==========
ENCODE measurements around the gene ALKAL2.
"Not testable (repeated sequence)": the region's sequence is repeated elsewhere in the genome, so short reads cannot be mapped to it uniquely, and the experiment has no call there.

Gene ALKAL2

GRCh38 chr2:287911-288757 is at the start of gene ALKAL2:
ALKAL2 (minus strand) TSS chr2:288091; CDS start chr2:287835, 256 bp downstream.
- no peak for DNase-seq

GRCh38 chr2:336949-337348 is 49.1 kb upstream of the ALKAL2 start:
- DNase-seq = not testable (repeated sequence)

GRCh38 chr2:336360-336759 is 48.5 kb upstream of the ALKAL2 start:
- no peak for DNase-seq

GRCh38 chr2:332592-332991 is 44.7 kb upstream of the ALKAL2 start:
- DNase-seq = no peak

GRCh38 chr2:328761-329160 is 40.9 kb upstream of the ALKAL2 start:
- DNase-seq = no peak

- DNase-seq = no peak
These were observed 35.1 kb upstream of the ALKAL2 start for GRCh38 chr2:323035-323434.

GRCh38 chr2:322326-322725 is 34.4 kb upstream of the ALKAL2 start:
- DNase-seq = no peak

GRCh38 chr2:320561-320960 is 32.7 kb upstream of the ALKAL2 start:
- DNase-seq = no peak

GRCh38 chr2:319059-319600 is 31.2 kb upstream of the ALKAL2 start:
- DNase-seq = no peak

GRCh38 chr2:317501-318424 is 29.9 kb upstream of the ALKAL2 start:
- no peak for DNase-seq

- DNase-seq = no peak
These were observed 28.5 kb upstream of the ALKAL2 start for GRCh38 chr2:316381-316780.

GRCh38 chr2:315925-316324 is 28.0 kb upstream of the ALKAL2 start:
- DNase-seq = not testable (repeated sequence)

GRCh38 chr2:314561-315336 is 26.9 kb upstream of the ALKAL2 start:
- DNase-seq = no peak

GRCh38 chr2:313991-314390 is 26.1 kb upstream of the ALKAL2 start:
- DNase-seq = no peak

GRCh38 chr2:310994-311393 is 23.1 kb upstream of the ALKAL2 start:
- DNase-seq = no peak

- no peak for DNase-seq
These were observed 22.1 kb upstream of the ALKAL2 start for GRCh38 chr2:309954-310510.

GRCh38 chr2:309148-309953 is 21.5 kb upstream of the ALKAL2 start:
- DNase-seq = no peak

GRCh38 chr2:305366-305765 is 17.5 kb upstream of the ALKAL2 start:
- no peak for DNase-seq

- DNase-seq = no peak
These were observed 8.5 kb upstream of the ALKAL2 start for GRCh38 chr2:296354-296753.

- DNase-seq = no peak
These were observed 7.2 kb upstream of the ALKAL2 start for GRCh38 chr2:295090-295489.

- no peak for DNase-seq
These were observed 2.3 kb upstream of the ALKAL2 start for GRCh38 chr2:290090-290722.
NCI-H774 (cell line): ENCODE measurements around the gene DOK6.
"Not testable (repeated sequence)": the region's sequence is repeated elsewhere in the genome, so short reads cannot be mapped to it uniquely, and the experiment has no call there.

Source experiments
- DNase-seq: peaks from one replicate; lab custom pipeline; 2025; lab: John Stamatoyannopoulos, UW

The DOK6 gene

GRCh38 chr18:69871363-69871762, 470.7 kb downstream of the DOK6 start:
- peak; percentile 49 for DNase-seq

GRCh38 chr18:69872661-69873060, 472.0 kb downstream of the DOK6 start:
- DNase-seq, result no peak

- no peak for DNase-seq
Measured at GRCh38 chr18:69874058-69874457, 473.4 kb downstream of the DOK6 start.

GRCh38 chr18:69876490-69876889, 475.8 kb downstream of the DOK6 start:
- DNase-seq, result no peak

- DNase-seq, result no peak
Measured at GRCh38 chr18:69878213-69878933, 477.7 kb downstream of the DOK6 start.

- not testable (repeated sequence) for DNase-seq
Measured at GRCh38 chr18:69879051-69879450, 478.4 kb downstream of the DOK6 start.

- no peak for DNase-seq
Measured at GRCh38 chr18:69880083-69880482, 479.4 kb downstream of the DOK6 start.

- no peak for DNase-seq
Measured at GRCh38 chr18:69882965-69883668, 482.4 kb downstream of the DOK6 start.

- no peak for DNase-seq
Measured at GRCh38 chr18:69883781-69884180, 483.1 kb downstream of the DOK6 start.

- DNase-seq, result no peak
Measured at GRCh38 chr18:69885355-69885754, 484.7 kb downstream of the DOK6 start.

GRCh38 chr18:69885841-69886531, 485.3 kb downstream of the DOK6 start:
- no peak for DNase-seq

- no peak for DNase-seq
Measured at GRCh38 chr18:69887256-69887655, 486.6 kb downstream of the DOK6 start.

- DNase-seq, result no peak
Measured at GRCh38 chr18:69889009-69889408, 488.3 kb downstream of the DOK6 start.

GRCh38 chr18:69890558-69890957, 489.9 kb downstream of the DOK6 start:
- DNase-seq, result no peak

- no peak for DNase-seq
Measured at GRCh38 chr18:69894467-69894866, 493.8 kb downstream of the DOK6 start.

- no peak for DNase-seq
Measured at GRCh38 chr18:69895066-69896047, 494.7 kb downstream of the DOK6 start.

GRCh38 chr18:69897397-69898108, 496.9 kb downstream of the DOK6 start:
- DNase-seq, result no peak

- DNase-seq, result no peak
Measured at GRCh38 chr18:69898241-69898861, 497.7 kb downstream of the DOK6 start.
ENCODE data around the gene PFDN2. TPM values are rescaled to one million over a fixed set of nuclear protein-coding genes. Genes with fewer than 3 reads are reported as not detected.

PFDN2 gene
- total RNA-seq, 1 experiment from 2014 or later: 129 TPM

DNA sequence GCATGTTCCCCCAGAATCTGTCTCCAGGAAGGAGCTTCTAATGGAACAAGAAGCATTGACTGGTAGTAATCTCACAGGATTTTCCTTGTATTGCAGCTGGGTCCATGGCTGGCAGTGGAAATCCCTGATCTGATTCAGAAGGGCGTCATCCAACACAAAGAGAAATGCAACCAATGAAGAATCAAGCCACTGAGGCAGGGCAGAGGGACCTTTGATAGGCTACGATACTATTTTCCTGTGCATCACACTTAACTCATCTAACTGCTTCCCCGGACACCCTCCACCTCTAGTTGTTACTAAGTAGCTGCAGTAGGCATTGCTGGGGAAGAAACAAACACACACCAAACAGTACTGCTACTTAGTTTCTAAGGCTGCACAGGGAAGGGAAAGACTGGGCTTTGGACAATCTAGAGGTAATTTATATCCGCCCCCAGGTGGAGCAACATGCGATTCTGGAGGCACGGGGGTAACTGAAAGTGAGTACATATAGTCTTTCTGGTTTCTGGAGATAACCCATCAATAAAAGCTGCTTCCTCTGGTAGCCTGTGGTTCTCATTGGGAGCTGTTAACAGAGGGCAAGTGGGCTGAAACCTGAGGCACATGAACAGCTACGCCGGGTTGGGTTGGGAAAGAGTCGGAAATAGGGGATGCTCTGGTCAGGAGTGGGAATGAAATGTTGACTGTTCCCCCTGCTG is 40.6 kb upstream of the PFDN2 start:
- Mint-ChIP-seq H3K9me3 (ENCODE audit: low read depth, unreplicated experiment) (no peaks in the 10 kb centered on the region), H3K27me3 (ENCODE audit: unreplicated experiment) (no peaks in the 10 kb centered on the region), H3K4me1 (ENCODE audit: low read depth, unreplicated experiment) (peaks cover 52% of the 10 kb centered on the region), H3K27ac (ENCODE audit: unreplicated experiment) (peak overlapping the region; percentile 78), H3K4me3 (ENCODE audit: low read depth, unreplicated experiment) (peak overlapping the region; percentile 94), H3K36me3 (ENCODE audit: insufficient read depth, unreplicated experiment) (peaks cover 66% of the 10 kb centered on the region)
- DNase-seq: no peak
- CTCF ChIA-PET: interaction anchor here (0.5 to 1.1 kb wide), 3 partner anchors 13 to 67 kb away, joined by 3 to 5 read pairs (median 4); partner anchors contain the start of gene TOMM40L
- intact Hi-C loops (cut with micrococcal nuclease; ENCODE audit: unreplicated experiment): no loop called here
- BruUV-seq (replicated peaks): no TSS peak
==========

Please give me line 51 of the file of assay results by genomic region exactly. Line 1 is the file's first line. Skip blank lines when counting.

The DOK6 gene